There are many ways to create automation nodes/control points in Logic Pro X. One of my favorite methods has always been to use the automation toggle key command Control-Command-A. This great command allows you to capture nearly anything you can twist, slide or press while Logic is playing, but what if you want to be specific about your placement of automation points? Logic Pro 10.0.7’s new commands allow you to easily write automation precisely where you need it.
When mixing, mastering or producing, sometimes it’s easier to place a control point exactly where you want it to be. For example, a sound in your song might always be a specific volume level on the choruses, but a different level on the verses. Or a sound’s panning might be centered on an instrumental section, but panned to one side when the vocals play. You might use sends on a track that are at different volume positions.
Sometimes I’ll set the filter cutoff on a software instrument to different positions to add animation to a sound. Before the new Logic Pro 10.0.7 update, you had to physically draw the points in by hand to do this, or record them live. Now you simply use Logic’s four new key commands to capture the current position of a track’s volume, pan, send and currently visible parameter. Think of them like snapshot automation, but unlike a traditional snapshot, you’re not recalling a saved state, you’re simply capturing the parameter’s current position as automation. Since these commands are not set by default, let’s set them up now.
Step 1 - Assign the New Commands
Press Option-K to open the Key Commands window and in the top right search field, type in “create automation.” You’ll see the four new unassigned commands below the older “at region border commands” as shown in the screen shot below. If you’ve never used or intended to use the older “at region border” commands, then these are excellent choices to borrow from! If you do however use these older commands try using Shift-1, Shift-2, Shift-3, and Shift-4. To assign the commands select each one, press the “Learn by Key Label” button, and then the combination on your Mac’s keyboard.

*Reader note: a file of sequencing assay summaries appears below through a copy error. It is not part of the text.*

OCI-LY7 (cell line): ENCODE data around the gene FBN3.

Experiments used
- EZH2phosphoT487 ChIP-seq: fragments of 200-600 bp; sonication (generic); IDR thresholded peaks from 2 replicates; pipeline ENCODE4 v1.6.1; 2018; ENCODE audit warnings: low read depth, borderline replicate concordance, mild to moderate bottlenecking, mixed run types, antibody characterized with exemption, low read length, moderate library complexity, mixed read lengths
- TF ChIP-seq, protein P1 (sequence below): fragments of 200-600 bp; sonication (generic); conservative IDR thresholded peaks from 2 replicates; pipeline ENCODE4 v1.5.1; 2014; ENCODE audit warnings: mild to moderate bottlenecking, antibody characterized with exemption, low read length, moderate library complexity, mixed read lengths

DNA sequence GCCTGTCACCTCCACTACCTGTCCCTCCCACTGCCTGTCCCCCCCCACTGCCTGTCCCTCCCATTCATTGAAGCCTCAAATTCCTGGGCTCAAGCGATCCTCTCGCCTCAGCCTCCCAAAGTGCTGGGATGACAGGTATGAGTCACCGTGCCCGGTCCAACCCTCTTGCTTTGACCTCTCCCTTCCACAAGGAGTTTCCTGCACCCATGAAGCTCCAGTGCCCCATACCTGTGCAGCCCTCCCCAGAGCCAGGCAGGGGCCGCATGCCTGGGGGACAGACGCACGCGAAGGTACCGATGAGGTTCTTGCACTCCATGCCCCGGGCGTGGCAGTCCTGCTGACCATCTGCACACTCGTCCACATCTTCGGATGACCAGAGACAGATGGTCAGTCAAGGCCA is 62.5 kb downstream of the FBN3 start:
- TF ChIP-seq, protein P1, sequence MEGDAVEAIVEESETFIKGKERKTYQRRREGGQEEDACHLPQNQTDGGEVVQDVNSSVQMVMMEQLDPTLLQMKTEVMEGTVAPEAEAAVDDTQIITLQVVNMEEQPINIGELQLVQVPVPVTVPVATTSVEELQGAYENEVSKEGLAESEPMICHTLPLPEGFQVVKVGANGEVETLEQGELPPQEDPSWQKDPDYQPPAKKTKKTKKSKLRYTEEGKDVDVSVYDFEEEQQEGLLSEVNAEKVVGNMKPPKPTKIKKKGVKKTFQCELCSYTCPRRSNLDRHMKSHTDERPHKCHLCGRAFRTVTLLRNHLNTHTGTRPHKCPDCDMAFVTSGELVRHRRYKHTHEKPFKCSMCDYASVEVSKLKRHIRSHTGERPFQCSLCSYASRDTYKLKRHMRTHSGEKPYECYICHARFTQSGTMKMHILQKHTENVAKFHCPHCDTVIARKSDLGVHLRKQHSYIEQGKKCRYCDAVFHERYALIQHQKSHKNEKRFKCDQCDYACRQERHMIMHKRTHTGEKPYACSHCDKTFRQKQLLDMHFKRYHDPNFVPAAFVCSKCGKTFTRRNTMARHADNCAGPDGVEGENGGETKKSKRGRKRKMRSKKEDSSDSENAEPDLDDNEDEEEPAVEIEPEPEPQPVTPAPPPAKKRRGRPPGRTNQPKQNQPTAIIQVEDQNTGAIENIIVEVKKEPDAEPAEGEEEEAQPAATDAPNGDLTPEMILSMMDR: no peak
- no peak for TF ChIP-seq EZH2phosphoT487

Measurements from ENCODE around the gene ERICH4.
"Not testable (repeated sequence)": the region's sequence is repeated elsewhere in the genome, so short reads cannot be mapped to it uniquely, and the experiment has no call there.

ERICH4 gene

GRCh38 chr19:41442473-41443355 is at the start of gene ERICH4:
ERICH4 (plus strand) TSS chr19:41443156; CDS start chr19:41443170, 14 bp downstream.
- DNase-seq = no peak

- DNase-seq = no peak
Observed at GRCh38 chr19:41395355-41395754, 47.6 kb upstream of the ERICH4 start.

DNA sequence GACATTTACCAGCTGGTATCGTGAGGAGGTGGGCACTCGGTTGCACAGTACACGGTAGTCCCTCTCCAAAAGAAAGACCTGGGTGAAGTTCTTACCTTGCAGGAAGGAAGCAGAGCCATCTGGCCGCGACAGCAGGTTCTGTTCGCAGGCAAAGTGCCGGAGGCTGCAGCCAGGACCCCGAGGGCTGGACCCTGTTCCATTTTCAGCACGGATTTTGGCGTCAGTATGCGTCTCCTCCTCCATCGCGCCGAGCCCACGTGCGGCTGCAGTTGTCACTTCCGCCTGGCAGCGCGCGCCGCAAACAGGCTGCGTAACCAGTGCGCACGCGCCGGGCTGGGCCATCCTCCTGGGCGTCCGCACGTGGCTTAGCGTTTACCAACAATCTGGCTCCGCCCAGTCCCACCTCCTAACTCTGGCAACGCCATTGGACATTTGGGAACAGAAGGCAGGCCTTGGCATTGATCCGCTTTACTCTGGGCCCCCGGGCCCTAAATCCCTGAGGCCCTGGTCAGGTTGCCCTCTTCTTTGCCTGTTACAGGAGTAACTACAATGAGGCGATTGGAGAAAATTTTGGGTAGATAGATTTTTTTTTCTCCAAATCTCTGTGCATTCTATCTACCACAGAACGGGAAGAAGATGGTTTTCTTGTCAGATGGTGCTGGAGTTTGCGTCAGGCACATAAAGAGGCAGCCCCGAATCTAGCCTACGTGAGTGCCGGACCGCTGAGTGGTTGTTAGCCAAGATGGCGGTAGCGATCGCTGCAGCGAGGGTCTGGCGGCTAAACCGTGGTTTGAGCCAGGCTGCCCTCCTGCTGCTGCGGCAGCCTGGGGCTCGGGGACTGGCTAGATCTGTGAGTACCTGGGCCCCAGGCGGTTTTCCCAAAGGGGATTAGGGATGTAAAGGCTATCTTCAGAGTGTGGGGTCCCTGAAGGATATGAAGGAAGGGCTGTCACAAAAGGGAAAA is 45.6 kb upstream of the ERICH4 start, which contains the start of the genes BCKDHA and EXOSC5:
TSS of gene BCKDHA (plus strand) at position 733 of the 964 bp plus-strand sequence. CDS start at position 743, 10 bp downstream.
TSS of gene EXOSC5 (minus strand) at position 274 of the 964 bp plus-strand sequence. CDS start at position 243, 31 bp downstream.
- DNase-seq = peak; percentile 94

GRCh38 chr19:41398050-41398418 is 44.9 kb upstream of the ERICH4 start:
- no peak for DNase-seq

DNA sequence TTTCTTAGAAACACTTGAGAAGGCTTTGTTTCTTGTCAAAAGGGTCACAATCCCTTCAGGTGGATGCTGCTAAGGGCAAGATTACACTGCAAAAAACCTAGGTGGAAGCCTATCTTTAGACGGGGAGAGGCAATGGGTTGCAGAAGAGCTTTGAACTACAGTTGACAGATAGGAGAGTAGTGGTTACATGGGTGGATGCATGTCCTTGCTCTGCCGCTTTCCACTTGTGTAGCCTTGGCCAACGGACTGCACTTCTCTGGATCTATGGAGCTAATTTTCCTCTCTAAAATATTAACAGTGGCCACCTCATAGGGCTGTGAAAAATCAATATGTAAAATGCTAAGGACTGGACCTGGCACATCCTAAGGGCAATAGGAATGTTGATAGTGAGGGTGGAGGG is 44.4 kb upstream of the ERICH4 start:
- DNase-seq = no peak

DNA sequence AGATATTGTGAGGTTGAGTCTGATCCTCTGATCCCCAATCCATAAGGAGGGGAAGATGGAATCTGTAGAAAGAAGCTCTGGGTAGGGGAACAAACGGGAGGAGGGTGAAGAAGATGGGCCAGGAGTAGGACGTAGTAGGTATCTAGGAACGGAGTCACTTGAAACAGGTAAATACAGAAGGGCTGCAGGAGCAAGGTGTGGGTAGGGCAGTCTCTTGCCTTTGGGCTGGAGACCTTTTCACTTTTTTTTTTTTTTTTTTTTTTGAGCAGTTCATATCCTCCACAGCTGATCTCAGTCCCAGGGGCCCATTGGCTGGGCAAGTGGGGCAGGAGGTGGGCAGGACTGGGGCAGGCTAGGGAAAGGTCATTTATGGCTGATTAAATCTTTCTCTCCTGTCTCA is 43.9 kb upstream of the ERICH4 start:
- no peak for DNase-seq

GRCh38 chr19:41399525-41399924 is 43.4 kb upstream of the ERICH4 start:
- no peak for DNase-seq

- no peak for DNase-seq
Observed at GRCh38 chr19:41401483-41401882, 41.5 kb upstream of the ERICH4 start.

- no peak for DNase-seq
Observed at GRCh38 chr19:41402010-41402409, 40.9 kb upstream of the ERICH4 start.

Open the Key Commands window to assign the new automation commands.
If you'd prefer to use menu commands, you can find these under Mix > Create Automation > ...
Step 2 - Volume, Pan, and Sends Commands
Now that you’ve set these great new commands, let’s use them. Open an existing song without automation already written, and toggle the automation view by pressing the A key. Move the timeline to the start of a section in your song, then set the volume, pan position, and any send levels. Use your command for “Create 2 Automation Points each for Volume, Pan, Sends.” Move the timeline to another area of your song adjust the volume, pan and sends to another value and use the command again. All three (or more depending on the amount of sends on the track) are written as automation points in the positions you selected! I chose the 2 point command because I want my automation written in blocked sections. If you want your control points to slope up/down to their new positions use the 1 point command.
Creating "blocked" automation is easy using the "2 point" commands.
Step 3 - Visible Parameter Commands
Now let’s use the other new command “Create (one or two) Automation Points for Visible Parameter.” Choose a parameter you’d like to automate on one of your tracks. I’ve chosen the Auto Filter’s cutoff on mine by selecting it from the automation select menu.
Automating the AutoFilter's Cutoff.
If you’re automating a plug-in parameter, open the interface for it so you can visually set its value. Use the key command you chose for “Create 1 Automation Point for Visible Parameter.” Now move the timeline to a new position, adjust the parameter (Auto Filter cutoff in my case), then use the command again. In this case I chose the 1 point option so the cutoff on Auto Filter smoothly transitioned to the next value (have at least one automation point already placed when using the “1 point” commands). Try using 2 points for cool sounding “blocked” step sequencer animations.
"1 Point" commands will provide smoother transitions.
And that’s all there is to it. These 10.0.7 automation commands add a convenient new workflow when producing and mixing in Logic Pro X.
Learn more about mixing and automation in Logic Pro X in this video course: